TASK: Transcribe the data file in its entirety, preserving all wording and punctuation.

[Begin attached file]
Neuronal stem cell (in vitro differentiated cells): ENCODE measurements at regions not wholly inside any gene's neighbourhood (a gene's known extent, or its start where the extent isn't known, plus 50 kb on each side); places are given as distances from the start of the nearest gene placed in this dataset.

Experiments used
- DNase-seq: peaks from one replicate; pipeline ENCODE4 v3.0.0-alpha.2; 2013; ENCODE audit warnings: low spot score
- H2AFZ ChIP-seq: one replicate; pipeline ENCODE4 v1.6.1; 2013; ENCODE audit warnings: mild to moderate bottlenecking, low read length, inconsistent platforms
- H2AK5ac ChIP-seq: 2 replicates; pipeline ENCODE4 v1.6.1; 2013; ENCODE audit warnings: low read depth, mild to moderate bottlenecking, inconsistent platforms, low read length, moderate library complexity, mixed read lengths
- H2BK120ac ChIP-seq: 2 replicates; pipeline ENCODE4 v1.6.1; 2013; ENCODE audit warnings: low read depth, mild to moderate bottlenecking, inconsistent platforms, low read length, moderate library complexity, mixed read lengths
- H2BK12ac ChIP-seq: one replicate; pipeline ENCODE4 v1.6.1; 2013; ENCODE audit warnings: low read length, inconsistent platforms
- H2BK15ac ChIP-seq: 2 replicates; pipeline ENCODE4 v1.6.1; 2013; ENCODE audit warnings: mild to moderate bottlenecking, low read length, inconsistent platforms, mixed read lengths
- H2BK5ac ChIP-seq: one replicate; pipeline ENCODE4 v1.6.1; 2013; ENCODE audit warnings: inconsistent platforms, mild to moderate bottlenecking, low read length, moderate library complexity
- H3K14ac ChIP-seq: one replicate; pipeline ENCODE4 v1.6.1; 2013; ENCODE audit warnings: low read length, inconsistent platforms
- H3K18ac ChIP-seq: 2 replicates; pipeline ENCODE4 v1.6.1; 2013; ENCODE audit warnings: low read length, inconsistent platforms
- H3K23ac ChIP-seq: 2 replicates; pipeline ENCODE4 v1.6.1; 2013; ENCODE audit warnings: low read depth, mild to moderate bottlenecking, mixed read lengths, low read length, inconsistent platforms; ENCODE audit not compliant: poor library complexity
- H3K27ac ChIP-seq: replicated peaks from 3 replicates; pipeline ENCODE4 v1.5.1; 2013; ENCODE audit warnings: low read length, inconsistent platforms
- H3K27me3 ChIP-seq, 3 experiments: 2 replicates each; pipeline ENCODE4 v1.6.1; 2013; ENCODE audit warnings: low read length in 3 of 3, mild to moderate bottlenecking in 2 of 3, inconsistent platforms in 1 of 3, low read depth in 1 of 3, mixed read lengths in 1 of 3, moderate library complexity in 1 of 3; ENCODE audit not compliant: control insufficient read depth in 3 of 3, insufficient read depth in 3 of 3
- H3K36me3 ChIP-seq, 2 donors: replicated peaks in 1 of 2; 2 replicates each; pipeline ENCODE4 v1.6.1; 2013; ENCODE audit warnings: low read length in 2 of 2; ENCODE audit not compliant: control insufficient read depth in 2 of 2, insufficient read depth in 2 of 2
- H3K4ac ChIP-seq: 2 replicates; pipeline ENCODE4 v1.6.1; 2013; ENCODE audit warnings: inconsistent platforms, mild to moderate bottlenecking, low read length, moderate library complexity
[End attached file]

Neuronal stem cell (in vitro differentiated cells): ENCODE measurements at regions not wholly inside any gene's neighbourhood (a gene's known extent, or its start where the extent isn't known, plus 50 kb on each side); places are given as distances from the start of the nearest gene placed in this dataset.

Experiments used
- DNase-seq: peaks from one replicate; pipeline ENCODE4 v3.0.0-alpha.2; 2013; ENCODE audit warnings: low spot score
- H2AFZ ChIP-seq: one replicate; pipeline ENCODE4 v1.6.1; 2013; ENCODE audit warnings: mild to moderate bottlenecking, low read length, inconsistent platforms
- H2AK5ac ChIP-seq: 2 replicates; pipeline ENCODE4 v1.6.1; 2013; ENCODE audit warnings: low read depth, mild to moderate bottlenecking, inconsistent platforms, low read length, moderate library complexity, mixed read lengths
- H2BK120ac ChIP-seq: 2 replicates; pipeline ENCODE4 v1.6.1; 2013; ENCODE audit warnings: low read depth, mild to moderate bottlenecking, inconsistent platforms, low read length, moderate library complexity, mixed read lengths
- H2BK12ac ChIP-seq: one replicate; pipeline ENCODE4 v1.6.1; 2013; ENCODE audit warnings: low read length, inconsistent platforms
- H2BK15ac ChIP-seq: 2 replicates; pipeline ENCODE4 v1.6.1; 2013; ENCODE audit warnings: mild to moderate bottlenecking, low read length, inconsistent platforms, mixed read lengths
- H2BK5ac ChIP-seq: one replicate; pipeline ENCODE4 v1.6.1; 2013; ENCODE audit warnings: inconsistent platforms, mild to moderate bottlenecking, low read length, moderate library complexity
- H3K14ac ChIP-seq: one replicate; pipeline ENCODE4 v1.6.1; 2013; ENCODE audit warnings: low read length, inconsistent platforms
- H3K18ac ChIP-seq: 2 replicates; pipeline ENCODE4 v1.6.1; 2013; ENCODE audit warnings: low read length, inconsistent platforms
- H3K23ac ChIP-seq: 2 replicates; pipeline ENCODE4 v1.6.1; 2013; ENCODE audit warnings: low read depth, mild to moderate bottlenecking, mixed read lengths, low read length, inconsistent platforms; ENCODE audit not compliant: poor library complexity
- H3K27ac ChIP-seq: replicated peaks from 3 replicates; pipeline ENCODE4 v1.5.1; 2013; ENCODE audit warnings: low read length, inconsistent platforms
- H3K27me3 ChIP-seq, 3 experiments: 2 replicates each; pipeline ENCODE4 v1.6.1; 2013; ENCODE audit warnings: low read length in 3 of 3, mild to moderate bottlenecking in 2 of 3, inconsistent platforms in 1 of 3, low read depth in 1 of 3, mixed read lengths in 1 of 3, moderate library complexity in 1 of 3; ENCODE audit not compliant: control insufficient read depth in 3 of 3, insufficient read depth in 3 of 3
- H3K36me3 ChIP-seq, 2 donors: replicated peaks in 1 of 2; 2 replicates each; pipeline ENCODE4 v1.6.1; 2013; ENCODE audit warnings: low read length in 2 of 2; ENCODE audit not compliant: control insufficient read depth in 2 of 2, insufficient read depth in 2 of 2
- H3K4ac ChIP-seq: 2 replicates; pipeline ENCODE4 v1.6.1; 2013; ENCODE audit warnings: inconsistent platforms, mild to moderate bottlenecking, low read length, moderate library complexity